Saturday, May 30, 2015

Hilary Daninhirsch

The author is a freelance writer based in Pittsburgh.



Leave the gunk behind


The better your irrigation system is filtered, the more effective it will be.

April 27, 2015

Irrigation filters are a vital component of an irrigation system.

Filters are designed to keep irrigation systems free from debris such as sand, dirt, algae and other particles that can clog the sprinkler heads, negatively affect the system’s overall performance and leave you with dry plants and an unhappy customer.

There are a variety of filters out there to prevent solids from accumulating and disrupting the irrigation systems, including screen filters, disc filters, media filters and centrifugal filters.

“Discs are one of the more universal filters and are good at catching organic and aggregate or sand matter,” says Justin Crocker, owner of Earthtones Greenery in the Dallas and Austin markets.

“They can be, in my opinion, used for almost any application. Screen filters are good for catching sand and rocks, but not for catching organic matter that can grow inside pipes and valves.”

Water system.

The choice of what filter to buy depends in large part upon the condition or quality of the water as well as the water source, and regional differences abound greatly. Water pumped out of a lake, for example, may carry organic matter or rocks, while water pumped out of a well can produce sand.

Crocker says in Texas, filters are not an everyday component of a regular irrigation system because most of their water comes from municipalities and cities.

Nonetheless, he says in general, screen filters are the most common because they are the most economical.

“A screen filter is an excellent way of removing small particles from water,” Crocker says. A screen filter can be self-cleaning or will need to be cleaned manually.

Between the two, he prefers the self-cleaning variety because they require less maintenance, but they are significantly more expensive.

Crocker’s second favorite filter is the disc type. He says that centrifugal filters are good at getting out sand, so they may be more common with well water systems. Media filters are generally for use by large companies.

In Jackson, Wyo., flood irrigation is common, with water being delivered via ditch pipe. Many folks have water rights and pump out of those ditches to irrigate their properties, but the ditches transport debris.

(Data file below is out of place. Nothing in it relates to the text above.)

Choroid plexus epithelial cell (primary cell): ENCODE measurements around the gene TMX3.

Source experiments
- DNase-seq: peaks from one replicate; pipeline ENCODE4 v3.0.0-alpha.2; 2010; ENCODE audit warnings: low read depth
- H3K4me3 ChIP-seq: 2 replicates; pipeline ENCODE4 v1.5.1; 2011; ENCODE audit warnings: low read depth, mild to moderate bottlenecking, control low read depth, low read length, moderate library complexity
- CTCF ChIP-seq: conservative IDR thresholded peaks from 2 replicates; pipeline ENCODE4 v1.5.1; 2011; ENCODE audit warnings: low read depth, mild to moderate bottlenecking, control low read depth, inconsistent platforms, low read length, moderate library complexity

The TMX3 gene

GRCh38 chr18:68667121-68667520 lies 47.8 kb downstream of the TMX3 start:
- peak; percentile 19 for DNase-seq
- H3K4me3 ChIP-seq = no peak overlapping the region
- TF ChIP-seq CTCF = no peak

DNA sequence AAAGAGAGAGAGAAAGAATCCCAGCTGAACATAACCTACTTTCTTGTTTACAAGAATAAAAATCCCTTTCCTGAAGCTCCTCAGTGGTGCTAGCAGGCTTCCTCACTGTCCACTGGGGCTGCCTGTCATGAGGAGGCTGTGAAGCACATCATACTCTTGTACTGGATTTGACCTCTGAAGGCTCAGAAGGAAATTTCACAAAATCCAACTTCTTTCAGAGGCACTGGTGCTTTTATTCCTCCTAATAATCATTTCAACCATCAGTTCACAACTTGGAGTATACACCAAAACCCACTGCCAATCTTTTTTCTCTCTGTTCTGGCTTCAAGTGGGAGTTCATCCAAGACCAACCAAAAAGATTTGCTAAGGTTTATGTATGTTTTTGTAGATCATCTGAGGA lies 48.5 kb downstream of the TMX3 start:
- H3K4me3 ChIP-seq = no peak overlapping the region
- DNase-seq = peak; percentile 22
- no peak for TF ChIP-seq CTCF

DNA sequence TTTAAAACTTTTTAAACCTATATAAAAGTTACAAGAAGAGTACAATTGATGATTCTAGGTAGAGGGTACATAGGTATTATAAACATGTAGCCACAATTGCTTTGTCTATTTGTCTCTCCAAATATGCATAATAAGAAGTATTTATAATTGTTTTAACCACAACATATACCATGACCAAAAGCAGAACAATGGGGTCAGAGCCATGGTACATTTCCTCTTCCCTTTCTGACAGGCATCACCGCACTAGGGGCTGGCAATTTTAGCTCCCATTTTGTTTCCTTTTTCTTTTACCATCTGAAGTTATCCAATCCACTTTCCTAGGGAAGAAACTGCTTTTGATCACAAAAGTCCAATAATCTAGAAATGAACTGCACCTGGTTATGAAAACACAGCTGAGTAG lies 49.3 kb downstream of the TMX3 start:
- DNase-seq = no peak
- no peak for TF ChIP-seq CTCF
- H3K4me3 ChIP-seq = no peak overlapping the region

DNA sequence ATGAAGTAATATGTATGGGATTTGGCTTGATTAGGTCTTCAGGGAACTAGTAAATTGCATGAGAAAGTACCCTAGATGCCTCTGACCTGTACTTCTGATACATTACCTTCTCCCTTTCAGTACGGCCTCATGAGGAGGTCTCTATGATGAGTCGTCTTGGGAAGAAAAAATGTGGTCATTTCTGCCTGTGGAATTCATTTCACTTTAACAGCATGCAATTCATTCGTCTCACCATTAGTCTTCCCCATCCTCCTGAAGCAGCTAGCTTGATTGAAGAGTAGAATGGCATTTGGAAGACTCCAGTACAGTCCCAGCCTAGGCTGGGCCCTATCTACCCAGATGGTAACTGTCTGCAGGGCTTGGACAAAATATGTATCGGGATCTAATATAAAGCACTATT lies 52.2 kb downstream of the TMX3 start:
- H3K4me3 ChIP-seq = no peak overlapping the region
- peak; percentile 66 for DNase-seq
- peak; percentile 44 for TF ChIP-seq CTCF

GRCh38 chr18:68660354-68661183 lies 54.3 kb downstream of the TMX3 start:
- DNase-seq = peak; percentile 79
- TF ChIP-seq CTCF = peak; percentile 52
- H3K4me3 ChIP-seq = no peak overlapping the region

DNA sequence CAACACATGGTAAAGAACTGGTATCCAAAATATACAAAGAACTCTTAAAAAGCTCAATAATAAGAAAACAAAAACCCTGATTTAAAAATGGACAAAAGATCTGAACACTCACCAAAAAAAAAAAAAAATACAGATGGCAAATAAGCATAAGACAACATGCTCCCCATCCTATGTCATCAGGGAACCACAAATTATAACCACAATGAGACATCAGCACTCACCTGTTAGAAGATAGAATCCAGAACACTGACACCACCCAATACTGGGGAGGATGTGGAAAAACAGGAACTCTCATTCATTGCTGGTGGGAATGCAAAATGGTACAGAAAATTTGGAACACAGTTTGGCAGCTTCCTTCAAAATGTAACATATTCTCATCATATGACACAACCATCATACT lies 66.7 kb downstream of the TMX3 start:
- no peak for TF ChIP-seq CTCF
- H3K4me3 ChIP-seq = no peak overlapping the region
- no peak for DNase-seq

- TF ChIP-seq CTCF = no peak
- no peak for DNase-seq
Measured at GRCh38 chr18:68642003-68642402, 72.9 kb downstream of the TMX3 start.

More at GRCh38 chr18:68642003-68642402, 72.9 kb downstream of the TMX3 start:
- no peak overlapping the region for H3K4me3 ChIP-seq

Plus, many residents have well water, which can transmit sand. “Spray heads are notorious for getting clogged up with sand. It’s so fine, it doesn’t take much to clog up,” says Lee Bushong, owner of Bushong Property Services. Bushong says a purchasing decision should be based on how big your system is, including water usage and gallons per minute output.

Some irrigation systems will even specify how much filtration is needed.

This way, for example, if you buy a screen filter for a drip system you can determine the size of the mesh, which would be different than if you had a rotor system.

Use of reclaimed water is becoming a trend in some areas of the country, especially in California. “That water has more debris in it than other water. The principle is to keep water clean enough to function in a sprinkler system,” says Patrick Crais, CEO of Blue Watchdog, a water conservation firm in southern California.

“While no one will be drinking it, a filter is just making sure that debris doesn’t shut down the irrigation system.”

Maintain and install.

Whether the filter is above or below ground can make a difference in maintenance, especially in a climate such as Jackson’s.

“We have to winterize all our sprinkler systems in October because ground temperatures are zero (degrees), and all water has to be out of the pipes or it will freeze,” Bushong says.

Thus, for above-ground filters, Bushong suggests they be protected by a box, or by installing a concrete pad with a hot box on top to create an insulated enclosure. Crais cautions that if a box is used, it remain accessible for maintenance.

Crais says a filter, which should be cleaned once a year, can last between two and five years. Some of the parts have inexpensive, replaceable components, though Crais says he doesn’t believe replacing parts is cost-effective.

Crocker suggests when it’s first installed, to check it monthly to see how much debris has accumulated. After that, the cleaning process can be adjusted. However, both Crais and Crocker know from experience that most homeowners aren’t going to take the time to clean their own filters, which can make good business sense for the contractor.

“If a customer doesn’t want to spend money for a self-cleaning filter, that’s an opportunity for you to upsell and get them on a routine schedule for maintenance to check and clean their filters,” says Crocker.


A filter should pay for itself over the long run, saving money in irrigation repairs.

But there can be a wide variety in cost. Choosing the best one depends on your client’s budget. Bushong charges between $200-$400, plus installation.

However, that up front cost should be balanced against the manpower hours you’d have to spend cleaning out dirty sprinkler heads.

“The parts are nothing compared to our labor costs,” he says, noting that high labor costs are part and parcel of doing business in a resort town.

“It’s a lot easier for a homeowner to clean out one filter than to hire me to clean out 30 sprinkler heads every month.”

The author is a freelance writer based in Pittsburgh.

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